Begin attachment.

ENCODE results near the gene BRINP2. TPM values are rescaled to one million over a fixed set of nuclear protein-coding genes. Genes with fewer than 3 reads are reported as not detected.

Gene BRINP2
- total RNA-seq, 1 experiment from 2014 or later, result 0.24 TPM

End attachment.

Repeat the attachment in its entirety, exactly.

ENCODE results near the gene BRINP2. TPM values are rescaled to one million over a fixed set of nuclear protein-coding genes. Genes with fewer than 3 reads are reported as not detected.

Gene BRINP2
- total RNA-seq, 1 experiment from 2014 or later, result 0.24 TPM